Almost 20 years have passed since California passed its landmark medical marijuana initiative, Proposition 215.
The 1996 proposition was followed by legislation that legalized limited use of marijuana for the treatment of glaucoma, cancer, and epileptic seizures — moving marijuana from the back of old, shaggy-carpeted Volkswagen vans to the halls of modern medicine.
An increasing number of physicians now prescribe medicinal marijuana for relief of pain, anxiety, and to moderate the symptoms of many other health conditions.
And the reason is clear: the evidence is mounting that for treatment of certain diseases, and for pain management, medicinal marijuana has provided relief where other prescriptions for pain, with their undesirable side effects, have been intolerable for the patient.
Studies have been conducted and reported in peer-reviewed journals, and tens of thousands of anecdotal testimonies have been collected. And along the way, seventeen states have passed legislation similar to that of California’s.
Additionally, national opinion polls are indicating that the majority of US citizens favor legalization of limited use of medicinal marijuana.
As more states permit medicinal use, perhaps its time that caregivers consider whether marijuana would improve the quality of life of their patient/loved one.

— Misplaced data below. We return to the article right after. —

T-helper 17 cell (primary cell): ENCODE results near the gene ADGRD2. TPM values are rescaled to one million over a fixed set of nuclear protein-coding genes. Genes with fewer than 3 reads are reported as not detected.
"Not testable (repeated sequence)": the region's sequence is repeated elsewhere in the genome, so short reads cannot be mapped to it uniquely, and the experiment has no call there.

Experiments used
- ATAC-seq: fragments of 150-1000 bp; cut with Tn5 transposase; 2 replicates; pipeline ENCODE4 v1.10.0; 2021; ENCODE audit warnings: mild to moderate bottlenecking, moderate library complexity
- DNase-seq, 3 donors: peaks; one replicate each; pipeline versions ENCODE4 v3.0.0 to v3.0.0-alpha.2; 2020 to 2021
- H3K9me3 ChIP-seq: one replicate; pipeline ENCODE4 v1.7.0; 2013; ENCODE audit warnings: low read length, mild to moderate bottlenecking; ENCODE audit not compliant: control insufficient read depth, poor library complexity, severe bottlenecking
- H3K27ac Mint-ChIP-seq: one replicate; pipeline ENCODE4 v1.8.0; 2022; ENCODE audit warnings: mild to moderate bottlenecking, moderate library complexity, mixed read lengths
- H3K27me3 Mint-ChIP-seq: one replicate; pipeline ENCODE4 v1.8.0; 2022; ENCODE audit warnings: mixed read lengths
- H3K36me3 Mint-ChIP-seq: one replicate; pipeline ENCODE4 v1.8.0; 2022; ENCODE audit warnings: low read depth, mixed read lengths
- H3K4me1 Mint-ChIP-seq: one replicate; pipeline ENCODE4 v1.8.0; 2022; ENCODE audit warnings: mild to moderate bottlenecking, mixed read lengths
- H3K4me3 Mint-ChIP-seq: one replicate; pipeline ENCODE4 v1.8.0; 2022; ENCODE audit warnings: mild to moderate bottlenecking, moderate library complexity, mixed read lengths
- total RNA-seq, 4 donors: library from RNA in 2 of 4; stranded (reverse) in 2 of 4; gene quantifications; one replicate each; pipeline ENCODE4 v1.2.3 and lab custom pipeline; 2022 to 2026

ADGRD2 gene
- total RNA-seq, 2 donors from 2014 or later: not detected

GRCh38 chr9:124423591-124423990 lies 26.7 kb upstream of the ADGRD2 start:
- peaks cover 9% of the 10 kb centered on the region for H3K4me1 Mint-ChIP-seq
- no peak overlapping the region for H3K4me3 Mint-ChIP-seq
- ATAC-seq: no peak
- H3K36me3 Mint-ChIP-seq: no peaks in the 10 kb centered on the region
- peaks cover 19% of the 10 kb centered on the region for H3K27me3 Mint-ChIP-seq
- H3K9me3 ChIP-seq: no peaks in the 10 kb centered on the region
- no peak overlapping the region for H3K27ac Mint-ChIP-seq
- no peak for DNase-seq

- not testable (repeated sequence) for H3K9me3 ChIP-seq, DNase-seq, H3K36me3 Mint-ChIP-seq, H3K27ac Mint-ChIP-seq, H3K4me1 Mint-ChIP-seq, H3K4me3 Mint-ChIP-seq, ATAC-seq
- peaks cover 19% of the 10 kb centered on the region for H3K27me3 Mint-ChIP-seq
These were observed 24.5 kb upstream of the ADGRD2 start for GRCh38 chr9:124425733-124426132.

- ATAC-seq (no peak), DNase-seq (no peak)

Even as its acceptance is increasing, there is still a lingering stigma associated with its use, which could be due to a lack of factual understanding of the drug in a clinical sense.
Cannabis is the botanical name for marijuana and refers to the oils which can be extracted from hashish, hemp, and marijuana. The most common way of administrating cannabis is to smoke it, not unlike a marijuana cigarette (or a “joint” as its referred to colloquially), but there is planning underway for the manufacturers of e-cigarettes which could be an attractive alternative to the caregiver and patient. E-cigarettes would greatly reduce the hot gases, ash, tar, and oily resins entering the sensitive tissues of the lungs. The cooler vapor inhaled from the e-cigarette consists primarily of cannabinoids which would enter the lungs in the form of minute droplets of oil and then be absorbed in the bloodstream. This action provides an effective pain suppressor to the patient.
Of course, patients who use medicinal marijuana, just as those who use narcotics for pain, should not drive. Impaired judgment and slowed reactions put the driver and other drivers at risk. Most states will prosecute these drivers for Driving Under the Influence of Drugs or other similar serious legal consequences.
Perhaps much of the resistance to the medicinal use of marijuana results from western cultural conditioning and bias, created by a misunderstanding of the drug and its positive usage, especially compared to other, typical prescription narcotics.
This option is not for everyone — some may even find its use offensive and unnecessary. But I recommend you do some study on the subject, seek advice from your physician, the medical community, and caregiver support structure to evaluate this alternative for you and your loved one.
Disclaimer: The views and opinions expressed in this article are those of the author and do not necessarily reflect the official policy or position of Preferred Care at Home.
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